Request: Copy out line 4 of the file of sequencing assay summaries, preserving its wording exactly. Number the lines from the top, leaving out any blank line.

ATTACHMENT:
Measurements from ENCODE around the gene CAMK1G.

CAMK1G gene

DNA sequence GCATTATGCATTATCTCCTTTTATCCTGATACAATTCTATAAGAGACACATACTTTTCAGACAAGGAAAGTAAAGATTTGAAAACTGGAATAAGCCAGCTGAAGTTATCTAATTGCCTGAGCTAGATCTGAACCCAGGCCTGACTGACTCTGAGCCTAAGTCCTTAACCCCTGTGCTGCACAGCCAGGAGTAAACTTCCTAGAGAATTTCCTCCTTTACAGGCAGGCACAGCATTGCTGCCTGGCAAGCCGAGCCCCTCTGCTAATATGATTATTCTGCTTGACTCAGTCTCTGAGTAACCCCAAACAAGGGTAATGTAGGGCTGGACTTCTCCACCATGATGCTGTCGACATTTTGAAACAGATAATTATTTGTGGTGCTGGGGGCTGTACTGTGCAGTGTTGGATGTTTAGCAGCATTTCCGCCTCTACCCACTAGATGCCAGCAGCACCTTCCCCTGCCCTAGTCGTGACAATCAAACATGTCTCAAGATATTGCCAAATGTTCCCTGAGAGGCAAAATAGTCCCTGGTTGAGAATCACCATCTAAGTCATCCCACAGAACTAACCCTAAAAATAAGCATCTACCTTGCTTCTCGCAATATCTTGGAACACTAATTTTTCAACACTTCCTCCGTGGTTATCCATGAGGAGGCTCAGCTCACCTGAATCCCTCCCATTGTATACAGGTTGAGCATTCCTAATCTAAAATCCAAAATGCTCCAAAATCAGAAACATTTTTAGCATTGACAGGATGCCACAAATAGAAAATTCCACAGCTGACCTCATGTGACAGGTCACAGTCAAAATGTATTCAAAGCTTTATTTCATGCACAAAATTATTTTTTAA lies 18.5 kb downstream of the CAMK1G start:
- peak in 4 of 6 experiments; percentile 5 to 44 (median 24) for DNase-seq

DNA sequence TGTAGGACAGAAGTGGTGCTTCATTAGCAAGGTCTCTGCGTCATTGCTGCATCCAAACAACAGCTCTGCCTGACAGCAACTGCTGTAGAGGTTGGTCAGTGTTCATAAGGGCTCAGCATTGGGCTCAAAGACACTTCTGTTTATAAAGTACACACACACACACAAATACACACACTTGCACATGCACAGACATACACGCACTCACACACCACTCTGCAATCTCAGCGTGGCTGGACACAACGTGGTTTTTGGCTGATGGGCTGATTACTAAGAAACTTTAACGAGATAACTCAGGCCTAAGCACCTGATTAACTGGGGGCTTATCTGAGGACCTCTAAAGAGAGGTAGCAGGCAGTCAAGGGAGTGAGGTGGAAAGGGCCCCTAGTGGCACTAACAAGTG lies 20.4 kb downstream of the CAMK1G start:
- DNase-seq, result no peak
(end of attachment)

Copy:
- peak in 4 of 6 experiments; percentile 5 to 44 (median 24) for DNase-seq